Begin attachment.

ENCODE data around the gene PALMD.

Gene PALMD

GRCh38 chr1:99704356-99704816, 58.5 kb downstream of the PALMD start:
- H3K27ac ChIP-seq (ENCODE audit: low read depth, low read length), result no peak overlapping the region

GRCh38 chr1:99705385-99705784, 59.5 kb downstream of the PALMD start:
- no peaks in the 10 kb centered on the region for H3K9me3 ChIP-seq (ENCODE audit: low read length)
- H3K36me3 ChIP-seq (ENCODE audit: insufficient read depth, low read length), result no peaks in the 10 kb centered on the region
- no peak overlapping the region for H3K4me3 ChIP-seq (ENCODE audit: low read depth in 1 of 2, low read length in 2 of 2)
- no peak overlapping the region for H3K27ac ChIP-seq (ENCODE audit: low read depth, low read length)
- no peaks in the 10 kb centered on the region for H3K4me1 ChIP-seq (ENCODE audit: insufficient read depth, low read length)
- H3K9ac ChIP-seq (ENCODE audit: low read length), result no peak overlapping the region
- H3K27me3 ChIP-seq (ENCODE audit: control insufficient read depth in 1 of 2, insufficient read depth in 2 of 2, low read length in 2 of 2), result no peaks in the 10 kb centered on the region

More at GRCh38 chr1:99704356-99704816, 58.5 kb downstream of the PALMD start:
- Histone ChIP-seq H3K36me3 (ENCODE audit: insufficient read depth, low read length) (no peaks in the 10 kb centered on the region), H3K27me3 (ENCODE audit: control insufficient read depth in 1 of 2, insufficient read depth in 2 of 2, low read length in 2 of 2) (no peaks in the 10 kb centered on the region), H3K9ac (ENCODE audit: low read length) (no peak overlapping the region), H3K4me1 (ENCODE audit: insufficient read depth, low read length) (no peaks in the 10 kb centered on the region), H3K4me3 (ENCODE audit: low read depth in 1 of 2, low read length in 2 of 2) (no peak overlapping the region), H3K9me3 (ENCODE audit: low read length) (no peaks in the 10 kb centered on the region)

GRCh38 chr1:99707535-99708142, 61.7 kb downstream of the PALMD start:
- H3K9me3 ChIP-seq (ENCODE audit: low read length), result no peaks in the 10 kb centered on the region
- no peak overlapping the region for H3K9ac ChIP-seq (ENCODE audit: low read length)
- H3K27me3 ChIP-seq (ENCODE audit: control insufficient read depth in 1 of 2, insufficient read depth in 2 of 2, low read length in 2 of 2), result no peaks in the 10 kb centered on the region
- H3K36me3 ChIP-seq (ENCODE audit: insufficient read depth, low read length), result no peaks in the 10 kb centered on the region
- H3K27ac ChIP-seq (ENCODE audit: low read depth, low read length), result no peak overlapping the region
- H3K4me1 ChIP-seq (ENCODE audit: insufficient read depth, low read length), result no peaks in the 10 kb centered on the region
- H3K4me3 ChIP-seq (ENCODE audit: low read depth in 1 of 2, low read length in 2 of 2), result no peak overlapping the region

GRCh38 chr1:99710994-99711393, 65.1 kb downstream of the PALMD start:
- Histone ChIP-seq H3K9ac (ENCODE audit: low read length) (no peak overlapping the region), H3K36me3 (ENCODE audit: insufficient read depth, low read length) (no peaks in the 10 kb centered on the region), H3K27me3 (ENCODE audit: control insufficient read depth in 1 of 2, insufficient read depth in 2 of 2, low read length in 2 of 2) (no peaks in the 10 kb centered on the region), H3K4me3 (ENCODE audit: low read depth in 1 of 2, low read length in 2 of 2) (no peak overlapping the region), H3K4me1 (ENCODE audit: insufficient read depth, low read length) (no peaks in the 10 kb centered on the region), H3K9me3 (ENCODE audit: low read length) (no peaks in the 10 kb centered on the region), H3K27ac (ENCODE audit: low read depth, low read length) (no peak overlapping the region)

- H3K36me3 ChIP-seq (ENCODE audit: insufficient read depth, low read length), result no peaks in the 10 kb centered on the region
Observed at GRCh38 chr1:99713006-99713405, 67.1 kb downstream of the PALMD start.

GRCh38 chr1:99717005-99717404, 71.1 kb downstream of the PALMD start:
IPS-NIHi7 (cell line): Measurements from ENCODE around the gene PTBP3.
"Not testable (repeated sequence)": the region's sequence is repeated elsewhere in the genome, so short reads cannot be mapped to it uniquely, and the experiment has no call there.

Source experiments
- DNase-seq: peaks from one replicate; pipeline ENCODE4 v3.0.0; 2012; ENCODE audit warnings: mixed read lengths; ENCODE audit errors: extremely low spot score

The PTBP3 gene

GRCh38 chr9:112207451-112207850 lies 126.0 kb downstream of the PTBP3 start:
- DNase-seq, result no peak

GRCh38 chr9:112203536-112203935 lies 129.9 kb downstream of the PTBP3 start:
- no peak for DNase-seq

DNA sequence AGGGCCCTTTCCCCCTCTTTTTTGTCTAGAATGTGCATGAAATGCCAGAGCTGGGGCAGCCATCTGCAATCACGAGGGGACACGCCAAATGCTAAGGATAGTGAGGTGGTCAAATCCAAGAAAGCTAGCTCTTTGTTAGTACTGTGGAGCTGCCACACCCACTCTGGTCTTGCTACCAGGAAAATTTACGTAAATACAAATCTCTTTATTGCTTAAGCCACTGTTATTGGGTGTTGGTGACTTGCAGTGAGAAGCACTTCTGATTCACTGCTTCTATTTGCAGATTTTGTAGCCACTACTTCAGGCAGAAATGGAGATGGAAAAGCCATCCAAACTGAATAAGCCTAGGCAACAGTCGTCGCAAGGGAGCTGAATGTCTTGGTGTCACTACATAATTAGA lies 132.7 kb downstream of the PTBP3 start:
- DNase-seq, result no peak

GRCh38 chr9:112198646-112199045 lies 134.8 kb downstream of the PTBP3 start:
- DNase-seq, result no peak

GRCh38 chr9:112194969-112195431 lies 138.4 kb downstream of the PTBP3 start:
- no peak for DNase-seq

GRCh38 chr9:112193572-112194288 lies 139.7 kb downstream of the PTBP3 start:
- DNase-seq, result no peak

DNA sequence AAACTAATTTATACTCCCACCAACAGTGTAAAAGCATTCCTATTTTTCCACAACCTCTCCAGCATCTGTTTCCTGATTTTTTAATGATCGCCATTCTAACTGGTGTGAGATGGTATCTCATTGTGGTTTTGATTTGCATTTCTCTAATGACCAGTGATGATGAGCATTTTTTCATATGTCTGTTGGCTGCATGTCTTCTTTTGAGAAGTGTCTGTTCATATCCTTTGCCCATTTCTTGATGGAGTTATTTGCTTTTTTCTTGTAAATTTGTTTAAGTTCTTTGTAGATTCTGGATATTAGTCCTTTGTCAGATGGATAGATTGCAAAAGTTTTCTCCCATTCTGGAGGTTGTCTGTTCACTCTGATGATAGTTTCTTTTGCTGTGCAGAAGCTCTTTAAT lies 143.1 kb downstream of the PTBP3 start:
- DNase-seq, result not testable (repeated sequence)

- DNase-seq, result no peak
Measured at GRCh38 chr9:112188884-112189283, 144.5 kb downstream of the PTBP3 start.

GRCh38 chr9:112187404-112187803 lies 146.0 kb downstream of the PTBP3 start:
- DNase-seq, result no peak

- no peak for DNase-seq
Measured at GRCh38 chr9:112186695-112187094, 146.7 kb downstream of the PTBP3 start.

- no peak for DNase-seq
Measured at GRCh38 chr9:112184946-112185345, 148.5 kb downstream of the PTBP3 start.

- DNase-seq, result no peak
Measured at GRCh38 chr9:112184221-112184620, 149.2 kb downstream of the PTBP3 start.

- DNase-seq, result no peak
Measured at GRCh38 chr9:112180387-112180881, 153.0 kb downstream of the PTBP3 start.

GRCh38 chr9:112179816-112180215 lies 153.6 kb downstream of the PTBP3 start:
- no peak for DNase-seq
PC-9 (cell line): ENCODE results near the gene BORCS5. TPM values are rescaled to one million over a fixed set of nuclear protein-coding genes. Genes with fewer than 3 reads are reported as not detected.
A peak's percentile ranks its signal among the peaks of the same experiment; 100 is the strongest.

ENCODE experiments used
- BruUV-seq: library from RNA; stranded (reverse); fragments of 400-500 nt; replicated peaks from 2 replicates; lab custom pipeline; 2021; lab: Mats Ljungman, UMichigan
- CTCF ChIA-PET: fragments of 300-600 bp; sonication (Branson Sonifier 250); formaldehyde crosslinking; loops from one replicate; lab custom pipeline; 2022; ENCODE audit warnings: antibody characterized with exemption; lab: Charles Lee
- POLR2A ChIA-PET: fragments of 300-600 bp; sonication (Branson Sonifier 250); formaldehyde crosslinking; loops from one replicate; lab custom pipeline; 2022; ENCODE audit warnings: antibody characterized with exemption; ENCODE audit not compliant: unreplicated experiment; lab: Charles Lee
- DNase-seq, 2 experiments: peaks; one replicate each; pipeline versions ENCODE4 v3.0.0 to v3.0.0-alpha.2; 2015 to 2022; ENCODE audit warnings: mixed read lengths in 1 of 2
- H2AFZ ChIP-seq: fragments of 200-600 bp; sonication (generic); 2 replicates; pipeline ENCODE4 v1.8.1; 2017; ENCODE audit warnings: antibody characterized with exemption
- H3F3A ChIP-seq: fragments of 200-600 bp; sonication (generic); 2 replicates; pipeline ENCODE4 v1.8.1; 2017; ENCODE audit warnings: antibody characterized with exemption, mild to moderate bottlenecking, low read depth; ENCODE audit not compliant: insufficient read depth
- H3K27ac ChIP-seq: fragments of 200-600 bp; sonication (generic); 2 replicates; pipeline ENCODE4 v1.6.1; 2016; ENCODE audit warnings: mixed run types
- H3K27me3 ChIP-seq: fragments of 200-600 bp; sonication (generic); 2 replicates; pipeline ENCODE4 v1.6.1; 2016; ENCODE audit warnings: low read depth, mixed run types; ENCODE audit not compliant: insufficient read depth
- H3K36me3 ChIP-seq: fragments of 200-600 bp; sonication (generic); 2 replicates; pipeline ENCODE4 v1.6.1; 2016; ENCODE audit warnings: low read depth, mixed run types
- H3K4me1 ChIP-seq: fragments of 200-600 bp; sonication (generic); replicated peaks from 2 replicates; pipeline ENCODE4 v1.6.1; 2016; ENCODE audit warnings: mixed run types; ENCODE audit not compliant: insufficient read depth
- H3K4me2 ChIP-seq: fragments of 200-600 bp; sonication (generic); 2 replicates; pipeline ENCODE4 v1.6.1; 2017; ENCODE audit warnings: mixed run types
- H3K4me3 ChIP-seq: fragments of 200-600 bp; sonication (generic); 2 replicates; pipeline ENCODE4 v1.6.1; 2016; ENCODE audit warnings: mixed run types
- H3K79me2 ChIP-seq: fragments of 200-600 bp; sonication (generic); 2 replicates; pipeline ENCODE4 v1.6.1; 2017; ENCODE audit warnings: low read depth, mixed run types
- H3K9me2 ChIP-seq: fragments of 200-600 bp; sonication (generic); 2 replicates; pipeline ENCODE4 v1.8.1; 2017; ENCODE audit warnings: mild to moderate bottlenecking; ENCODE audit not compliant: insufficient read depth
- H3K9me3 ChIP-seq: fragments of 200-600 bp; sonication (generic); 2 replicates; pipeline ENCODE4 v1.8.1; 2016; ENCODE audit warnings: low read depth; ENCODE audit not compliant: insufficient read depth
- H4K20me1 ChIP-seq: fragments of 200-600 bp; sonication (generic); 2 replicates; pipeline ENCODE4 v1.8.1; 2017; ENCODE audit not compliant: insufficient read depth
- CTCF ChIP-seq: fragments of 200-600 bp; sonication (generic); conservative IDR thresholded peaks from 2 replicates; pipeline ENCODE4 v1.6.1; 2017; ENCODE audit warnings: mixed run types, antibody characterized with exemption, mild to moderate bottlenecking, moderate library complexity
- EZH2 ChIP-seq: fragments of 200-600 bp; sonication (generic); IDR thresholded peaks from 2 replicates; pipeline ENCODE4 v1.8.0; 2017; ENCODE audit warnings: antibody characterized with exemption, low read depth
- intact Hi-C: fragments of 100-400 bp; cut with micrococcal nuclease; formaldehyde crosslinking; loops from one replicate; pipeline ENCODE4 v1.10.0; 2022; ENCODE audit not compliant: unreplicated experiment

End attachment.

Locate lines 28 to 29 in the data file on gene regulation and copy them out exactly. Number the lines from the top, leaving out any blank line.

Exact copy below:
IPS-NIHi7 (cell line): Measurements from ENCODE around the gene PTBP3.
"Not testable (repeated sequence)": the region's sequence is repeated elsewhere in the genome, so short reads cannot be mapped to it uniquely, and the experiment has no call there.